Originally and before my recollection, there were two water wheels housed in the wheelhouse, adjacent to one another and overlapping by about forty percent as was necessary for them to work on independent axles.  The south wall of the building had apparently in the nineteenth century, also served as one wall of a flour and scythe grinding mill although recorded evidence of this is not to hand.  My personal recollections are of a ruined playground where much of the interesting below-ground areas had been filled with rubble from the demolished upper floors and roof.  What also remained from that era was the skeletal structure of a vertical cylindrical boiler to the east across the lane, presumably to provide steam power to the grindstones after the second waterwheel had failed. I have always assumed that the flour mill wheel had been dismantled long since and that some sort of steam engine had been installed to provide power for the grinders as relatively little power would be required once the wheels had gained momentum.  Whether this was a failed enterprise I cannot say as I have not discovered any evidence of this piece of industrial archaeology of Birley Hay.

Click thumbnail to view full-size image

I do recollect seeing the marks on the wheelhouse walls where the rims of each water wheel have “scored “ presumably when an axle has fractured or a bearing became worn, thus allowing eccentric movement of the wheel.  From what I can gather the mill wheel would have been a “breast shot” wheel whereas the forge wheel was “overshot”, arguably the more efficient.  A small sluice in the dam controlled the supply of water to the building but a hand-operated sluice gate, known locally as a “shuttle” controlled the operation of the wheel from inside the forge by means of a hand operated set of levers. This supplied the required water to the waterwheel via the pentrough, a flat channel the width of the “buckets”, thus providing waterpower for the forge most efficiently.  Whether or not the volume of water to the wheel could be accurately controlled by this means is uncertain, as the main drive was fed indirectly to a twelve to fifteen foot diameter fly wheel with a substantially heavy outer rim, this apparently acted as a form of governor. 

By various systems of gearing, power was transmitted, mainly through to the heavy axle and from the “cog” wheels to the tilt hammers as well as to metal sheers and grindstones.  Throughout the Moss valley, various water wheel systems operated but as far as I can discover, that at Birley Hay was the only one to be used to power tilt hammers.  Conceivably, along the small but deeply incised valley to the south of Birley Hay, the two Skelper dams must have originally been constructed to provide water power and, indeed the ruins of a water wheel house were evident only a few years ago.  Whether the name with apparent connections with the local verb “to skelp” or to hammer referred to hand tools or anything heavier we have no evidence but, with the local manufactory at Birley Hay, I should imagine that would be very unlikely.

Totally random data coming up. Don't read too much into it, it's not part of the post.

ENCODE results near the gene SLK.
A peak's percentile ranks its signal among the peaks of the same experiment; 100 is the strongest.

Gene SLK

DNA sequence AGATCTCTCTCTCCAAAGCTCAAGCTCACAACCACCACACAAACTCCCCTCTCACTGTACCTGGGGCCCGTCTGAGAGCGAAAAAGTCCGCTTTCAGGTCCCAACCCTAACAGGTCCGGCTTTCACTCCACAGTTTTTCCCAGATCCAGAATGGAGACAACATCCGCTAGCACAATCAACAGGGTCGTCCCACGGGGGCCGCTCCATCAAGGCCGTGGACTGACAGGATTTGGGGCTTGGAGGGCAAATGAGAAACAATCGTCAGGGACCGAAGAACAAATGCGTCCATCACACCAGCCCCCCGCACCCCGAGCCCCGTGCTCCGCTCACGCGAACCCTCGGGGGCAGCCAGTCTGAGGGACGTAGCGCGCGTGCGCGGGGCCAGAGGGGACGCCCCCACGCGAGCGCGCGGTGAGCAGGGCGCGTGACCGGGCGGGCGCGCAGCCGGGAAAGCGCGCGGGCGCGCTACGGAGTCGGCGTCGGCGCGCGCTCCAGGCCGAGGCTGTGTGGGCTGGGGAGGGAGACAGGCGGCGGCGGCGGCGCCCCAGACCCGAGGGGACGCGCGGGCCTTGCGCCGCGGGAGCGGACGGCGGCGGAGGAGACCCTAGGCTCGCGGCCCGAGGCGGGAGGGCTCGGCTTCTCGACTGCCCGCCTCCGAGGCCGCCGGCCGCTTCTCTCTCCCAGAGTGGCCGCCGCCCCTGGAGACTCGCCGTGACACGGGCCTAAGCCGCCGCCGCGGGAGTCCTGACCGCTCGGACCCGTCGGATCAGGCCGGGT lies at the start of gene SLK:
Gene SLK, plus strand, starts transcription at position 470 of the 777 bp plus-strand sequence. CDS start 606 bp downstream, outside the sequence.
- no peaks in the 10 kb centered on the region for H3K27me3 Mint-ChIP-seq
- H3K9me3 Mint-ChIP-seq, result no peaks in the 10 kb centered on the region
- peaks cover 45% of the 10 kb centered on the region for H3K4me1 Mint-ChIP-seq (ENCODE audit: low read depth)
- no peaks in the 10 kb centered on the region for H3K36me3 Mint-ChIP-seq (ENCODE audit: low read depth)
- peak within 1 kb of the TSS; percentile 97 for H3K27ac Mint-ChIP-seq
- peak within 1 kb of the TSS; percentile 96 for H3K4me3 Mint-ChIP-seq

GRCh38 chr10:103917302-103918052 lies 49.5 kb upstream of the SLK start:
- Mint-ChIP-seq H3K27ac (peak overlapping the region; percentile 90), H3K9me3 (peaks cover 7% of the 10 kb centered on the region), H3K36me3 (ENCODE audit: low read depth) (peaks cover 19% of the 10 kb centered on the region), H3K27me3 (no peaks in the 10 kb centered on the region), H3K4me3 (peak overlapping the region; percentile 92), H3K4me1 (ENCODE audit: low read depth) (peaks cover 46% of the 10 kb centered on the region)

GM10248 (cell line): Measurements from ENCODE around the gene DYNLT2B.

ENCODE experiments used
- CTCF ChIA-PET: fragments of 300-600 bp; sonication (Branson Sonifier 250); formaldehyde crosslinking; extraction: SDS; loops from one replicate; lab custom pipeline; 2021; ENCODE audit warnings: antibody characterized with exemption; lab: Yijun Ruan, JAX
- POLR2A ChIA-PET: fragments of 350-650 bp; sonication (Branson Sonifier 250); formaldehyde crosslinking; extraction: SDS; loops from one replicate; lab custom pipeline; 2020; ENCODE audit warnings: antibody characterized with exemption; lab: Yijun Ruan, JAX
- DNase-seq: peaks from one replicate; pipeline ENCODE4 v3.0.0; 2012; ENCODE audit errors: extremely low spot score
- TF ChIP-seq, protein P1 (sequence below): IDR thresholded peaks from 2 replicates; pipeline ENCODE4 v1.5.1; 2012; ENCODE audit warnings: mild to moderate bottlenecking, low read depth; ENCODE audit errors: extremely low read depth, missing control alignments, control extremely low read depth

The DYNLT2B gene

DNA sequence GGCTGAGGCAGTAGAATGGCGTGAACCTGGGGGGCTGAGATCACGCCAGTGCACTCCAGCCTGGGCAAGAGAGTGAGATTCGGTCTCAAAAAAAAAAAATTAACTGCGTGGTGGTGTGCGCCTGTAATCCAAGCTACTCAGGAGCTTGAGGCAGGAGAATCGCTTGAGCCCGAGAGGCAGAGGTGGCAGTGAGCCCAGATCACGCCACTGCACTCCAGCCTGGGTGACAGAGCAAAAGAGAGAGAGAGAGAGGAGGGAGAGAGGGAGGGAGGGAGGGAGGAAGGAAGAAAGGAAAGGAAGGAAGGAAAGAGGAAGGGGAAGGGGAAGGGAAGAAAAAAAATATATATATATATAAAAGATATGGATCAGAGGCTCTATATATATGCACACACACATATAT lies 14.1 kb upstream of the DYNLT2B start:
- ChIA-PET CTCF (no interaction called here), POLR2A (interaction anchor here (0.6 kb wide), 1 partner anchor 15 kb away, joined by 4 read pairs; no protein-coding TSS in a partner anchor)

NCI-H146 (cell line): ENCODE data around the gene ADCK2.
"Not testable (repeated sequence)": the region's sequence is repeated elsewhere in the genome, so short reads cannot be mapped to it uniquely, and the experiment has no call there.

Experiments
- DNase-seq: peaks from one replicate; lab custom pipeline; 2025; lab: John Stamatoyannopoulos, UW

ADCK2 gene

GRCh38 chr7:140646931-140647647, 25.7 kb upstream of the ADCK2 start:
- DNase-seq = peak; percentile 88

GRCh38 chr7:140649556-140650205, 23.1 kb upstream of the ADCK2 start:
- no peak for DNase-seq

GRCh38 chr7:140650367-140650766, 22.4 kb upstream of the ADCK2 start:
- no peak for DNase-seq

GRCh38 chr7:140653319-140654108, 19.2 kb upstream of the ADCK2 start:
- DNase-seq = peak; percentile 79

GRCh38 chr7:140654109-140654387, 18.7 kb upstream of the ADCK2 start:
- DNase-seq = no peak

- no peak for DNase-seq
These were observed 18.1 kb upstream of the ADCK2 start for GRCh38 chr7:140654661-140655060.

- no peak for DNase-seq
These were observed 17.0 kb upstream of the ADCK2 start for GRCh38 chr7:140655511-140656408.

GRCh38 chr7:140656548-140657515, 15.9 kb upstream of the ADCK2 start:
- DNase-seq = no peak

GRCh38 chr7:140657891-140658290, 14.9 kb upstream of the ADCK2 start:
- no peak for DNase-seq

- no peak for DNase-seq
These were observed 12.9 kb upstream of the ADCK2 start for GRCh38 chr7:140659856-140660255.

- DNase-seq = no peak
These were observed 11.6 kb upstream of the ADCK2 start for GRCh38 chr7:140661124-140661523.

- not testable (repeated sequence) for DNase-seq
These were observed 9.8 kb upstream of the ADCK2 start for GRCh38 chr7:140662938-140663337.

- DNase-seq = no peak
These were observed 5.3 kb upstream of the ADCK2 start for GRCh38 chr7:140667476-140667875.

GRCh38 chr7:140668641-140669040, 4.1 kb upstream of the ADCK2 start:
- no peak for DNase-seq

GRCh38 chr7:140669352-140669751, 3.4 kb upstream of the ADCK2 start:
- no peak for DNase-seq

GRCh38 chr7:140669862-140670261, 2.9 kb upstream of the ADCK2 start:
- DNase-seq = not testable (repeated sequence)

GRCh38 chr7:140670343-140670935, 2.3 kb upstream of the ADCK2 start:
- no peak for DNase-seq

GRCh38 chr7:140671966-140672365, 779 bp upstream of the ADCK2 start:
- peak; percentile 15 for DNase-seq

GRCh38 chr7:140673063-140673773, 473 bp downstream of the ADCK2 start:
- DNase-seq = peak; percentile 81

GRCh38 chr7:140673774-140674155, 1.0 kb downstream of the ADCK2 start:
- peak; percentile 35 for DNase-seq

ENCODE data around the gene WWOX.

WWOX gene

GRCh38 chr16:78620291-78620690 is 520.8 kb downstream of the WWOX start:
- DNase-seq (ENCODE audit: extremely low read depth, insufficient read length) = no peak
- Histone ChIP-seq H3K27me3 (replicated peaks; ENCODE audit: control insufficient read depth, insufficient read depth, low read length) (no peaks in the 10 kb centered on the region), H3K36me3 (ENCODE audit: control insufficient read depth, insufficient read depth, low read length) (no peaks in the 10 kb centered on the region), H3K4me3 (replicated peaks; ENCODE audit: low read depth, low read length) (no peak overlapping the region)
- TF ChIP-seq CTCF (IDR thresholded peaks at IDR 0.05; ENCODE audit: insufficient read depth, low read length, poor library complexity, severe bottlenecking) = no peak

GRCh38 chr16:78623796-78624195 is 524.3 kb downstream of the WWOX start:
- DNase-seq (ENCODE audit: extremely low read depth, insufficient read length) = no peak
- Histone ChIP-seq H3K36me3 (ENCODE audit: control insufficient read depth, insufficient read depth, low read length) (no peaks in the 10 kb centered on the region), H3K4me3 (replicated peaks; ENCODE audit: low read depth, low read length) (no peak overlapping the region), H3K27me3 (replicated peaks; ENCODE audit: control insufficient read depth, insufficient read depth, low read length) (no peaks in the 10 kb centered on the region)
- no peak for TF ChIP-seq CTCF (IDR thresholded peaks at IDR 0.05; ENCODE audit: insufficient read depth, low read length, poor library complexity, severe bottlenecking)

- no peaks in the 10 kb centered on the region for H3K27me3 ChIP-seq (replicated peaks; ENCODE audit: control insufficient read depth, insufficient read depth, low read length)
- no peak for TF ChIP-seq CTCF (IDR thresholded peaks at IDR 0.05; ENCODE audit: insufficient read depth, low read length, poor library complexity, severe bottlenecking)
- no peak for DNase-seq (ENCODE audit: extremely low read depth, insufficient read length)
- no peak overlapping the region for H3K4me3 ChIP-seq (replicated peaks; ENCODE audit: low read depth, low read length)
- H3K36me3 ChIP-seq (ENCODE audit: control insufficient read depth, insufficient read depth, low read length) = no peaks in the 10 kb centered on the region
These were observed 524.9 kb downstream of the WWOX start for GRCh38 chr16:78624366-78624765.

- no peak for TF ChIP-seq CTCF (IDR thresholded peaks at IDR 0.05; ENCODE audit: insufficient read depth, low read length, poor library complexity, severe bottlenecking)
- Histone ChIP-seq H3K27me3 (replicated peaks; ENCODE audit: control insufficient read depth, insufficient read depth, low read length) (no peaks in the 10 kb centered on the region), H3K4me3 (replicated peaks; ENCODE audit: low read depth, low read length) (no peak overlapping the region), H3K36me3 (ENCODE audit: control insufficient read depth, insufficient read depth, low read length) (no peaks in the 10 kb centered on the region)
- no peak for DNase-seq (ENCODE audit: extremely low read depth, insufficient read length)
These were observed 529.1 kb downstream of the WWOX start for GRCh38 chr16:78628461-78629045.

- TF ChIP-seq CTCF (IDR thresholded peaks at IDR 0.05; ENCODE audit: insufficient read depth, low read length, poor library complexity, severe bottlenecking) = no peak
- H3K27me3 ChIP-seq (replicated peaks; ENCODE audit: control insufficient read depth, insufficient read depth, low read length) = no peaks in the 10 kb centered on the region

The forge itself was an open building, the main feature of which was the central axle, octagonal in section and bearing two massive iron wheels of perhaps about fifteen inches in width, one slightly slimmer than the other, but both containing a number of equally spaced, chamfered, iron (or maybe steel),  protruding teeth or cams, centrally around their periphery.  The smaller of the two wheels had slightly more of these, thus producing a somewhat quicker beat to the cadence of the lighter tilt hammer (compared with that of its heavier brother) when the axle rotated at its optimum speed, producing contact with the tilt hammer’s iron-bound base.  A very simple method was used to put the tilt hammers “out of gear”.  As the rhythmic use of a hammer involved an abrupt upwards movement of the head, there was apparently sufficient energy rapidly imparted to the hammer base to raise the head  fractionally above the point at which the base would be in contact with the cam of the wheel.  At this moment a strong piece of timber place between the hammer head and the anvil would leave the hammer clear of the motive force allowing the power drive to rotate freely.

Click thumbnail to view full-size image

The quicker of the two hammers was obviously for lighter forging and although I have no recollection of it, I believe that both hammers were able to be used simultaneously.  The hammer beams were of solid oak and the replacement of such, when necessary, was a considerable task at times requiring the whole of the work force as no powered lifting gear was available.  When this was done, and possibly on other occasions, it would be necessary to reseat the anvil which was, I believe, again based on a pieces of oak bound together by iron bands.  What I do know was that the anvils were seated on a bed of locally gathered heather, without which the system would not have sufficient springing and be ineffective.